Statements

The actions of a program are expressed using statements. C# supports several different kinds of statements, a number of which are defined in terms of embedded statements.

A block permits multiple statements to be written in contexts where a single statement is allowed. A block consists of a list of statements written between the delimiters { and }.

Declaration statements are used to declare local variables and constants.

Expression statements are used to evaluate expressions. Expressions that can be used as statements include method invocations, object allocations using the new operator, assignments using = and the compound assignment operators, increment and decrement operations using the ++ and -- operators and await expressions.

Selection statements are used to select one of a number of possible statements for execution based on the value of some expression. In this group are the if and switch statements.

Iteration statements are used to execute repeatedly an embedded statement. In this group are the while, do, for, and foreach statements.

Jump statements are used to transfer control. In this group are the break, continue, goto, throw, return, and yield statements.

The try...catch statement is used to catch exceptions that occur during execution of a block, and the try...finally statement is used to specify finalization code that is always executed, whether an exception occurred or not.

The checked and unchecked statements are used to control the overflow-checking context for integral-type arithmetic operations and conversions.

The lock statement is used to obtain the mutual-exclusion lock for a given object, execute a statement, and then release the lock.

The using statement is used to obtain a resource, execute a statement, and then dispose of that resource.

The following lists the kinds of statements that can be used, and provides an example for each.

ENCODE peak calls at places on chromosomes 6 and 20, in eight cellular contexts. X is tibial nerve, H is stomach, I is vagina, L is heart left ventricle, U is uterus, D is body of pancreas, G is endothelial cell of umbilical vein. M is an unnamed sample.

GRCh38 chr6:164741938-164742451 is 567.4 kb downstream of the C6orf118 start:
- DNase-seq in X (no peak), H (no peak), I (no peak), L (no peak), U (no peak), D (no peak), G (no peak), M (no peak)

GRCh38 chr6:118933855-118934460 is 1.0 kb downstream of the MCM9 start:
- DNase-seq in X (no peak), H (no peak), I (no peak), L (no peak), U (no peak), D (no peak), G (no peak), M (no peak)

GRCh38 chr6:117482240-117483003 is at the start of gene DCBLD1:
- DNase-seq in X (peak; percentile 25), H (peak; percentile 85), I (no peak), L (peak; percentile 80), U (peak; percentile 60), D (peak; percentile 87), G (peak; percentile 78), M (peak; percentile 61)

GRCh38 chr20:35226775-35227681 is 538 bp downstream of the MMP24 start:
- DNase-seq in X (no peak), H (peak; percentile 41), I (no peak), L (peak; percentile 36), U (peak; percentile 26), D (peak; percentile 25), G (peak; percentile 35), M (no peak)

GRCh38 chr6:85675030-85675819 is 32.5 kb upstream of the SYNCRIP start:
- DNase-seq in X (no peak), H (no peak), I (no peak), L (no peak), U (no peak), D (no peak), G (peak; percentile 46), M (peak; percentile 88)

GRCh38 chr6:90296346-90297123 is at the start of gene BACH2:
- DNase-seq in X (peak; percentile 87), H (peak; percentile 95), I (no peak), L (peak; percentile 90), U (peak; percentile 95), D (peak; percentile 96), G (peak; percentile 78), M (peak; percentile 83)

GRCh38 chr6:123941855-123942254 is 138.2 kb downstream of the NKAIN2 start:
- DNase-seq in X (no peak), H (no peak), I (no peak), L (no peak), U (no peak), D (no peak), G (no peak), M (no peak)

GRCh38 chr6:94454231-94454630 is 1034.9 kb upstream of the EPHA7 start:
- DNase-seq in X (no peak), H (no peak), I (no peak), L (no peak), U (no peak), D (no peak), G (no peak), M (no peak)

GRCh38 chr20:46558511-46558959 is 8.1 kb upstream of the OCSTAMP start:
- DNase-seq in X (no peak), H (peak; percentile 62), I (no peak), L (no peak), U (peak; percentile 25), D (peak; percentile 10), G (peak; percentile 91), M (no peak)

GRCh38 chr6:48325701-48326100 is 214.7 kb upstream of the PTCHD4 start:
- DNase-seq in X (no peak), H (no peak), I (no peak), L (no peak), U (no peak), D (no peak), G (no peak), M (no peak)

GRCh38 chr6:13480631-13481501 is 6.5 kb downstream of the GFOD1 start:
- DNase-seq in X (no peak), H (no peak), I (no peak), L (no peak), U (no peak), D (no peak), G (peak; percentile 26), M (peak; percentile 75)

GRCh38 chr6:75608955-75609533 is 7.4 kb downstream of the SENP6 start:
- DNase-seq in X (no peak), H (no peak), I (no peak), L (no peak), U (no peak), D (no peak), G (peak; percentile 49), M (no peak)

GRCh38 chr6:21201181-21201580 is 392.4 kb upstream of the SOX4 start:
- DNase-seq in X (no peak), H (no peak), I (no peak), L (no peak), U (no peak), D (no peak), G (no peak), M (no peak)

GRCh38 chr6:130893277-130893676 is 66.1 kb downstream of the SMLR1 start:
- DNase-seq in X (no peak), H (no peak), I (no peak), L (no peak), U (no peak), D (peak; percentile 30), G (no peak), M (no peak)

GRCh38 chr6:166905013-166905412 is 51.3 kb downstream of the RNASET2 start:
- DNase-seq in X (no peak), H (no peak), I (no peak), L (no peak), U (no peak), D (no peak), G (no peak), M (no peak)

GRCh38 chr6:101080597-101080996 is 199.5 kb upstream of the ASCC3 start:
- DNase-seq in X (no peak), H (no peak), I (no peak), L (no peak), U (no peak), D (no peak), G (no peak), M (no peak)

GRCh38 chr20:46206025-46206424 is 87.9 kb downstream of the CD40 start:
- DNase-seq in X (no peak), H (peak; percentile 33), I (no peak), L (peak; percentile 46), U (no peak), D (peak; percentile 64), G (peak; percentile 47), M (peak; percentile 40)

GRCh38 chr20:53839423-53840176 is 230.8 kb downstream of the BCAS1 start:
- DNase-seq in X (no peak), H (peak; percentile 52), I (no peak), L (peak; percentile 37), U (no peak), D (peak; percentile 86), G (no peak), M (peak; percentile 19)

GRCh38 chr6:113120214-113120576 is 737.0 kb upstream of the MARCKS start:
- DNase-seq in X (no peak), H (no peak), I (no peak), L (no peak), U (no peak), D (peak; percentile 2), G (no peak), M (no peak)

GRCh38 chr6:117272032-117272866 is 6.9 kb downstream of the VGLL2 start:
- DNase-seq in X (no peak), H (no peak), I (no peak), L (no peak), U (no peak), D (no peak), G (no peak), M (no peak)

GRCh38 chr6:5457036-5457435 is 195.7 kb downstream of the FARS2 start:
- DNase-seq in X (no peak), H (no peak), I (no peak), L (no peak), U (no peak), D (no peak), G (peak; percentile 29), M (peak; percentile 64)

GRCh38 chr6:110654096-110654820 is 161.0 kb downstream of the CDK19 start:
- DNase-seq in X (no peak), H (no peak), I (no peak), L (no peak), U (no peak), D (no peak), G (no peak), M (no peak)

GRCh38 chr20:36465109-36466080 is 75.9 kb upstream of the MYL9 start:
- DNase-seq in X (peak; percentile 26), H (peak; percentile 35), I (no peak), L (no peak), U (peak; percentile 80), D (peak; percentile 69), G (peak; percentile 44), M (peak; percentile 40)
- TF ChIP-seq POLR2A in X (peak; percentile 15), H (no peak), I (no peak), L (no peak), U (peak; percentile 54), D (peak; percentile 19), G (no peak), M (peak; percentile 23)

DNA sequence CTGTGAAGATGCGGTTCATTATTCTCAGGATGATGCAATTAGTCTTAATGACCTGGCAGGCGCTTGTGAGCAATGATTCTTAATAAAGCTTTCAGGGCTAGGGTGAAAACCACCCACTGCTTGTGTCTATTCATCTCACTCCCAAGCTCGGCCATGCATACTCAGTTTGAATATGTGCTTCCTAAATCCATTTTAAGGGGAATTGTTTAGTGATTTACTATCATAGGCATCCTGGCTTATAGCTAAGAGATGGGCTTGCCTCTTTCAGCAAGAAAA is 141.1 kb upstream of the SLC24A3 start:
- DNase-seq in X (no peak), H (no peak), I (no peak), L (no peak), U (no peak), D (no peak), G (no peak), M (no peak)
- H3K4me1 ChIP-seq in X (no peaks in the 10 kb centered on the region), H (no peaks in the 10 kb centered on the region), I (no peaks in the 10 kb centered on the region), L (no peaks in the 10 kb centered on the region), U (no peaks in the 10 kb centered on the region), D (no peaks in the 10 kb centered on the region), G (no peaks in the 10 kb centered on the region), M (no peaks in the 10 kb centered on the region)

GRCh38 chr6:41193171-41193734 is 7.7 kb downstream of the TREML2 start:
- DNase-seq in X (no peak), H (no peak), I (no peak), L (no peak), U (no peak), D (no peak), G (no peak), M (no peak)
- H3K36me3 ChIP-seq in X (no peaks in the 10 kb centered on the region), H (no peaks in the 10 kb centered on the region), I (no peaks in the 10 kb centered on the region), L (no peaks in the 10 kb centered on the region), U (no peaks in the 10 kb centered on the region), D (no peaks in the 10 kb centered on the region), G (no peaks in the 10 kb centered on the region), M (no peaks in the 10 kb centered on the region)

• Local variable declaration:
static void Declarations(string[] args)
{
    int a;
    int b = 2, c = 3;
    a = 1;
    Console.WriteLine(a + b + c);
}
  • Local constant declaration:
static void ConstantDeclarations(string[] args)
{
    const float pi = 3.1415927f;
    const int r = 25;
    Console.WriteLine(pi * r * r);
}
  • Expression statement:
static void Expressions(string[] args)
{
    int i;
    i = 123;                // Expression statement
    Console.WriteLine(i);   // Expression statement
    i++;                    // Expression statement
    Console.WriteLine(i);   // Expression statement
}
  • if statement:
static void IfStatement(string[] args)
{
    if (args.Length == 0)
    {
        Console.WriteLine("No arguments");
    }
    else 
    {
        Console.WriteLine("One or more arguments");
    }
}
  • switch statement:
static void SwitchStatement(string[] args)
{
    int n = args.Length;
    switch (n) 
    {
        case 0:
            Console.WriteLine("No arguments");
            break;
        case 1:
            Console.WriteLine("One argument");
            break;
        default:
            Console.WriteLine($"{n} arguments");
            break;
    }
}
  • while statement:
static void WhileStatement(string[] args)
{
    int i = 0;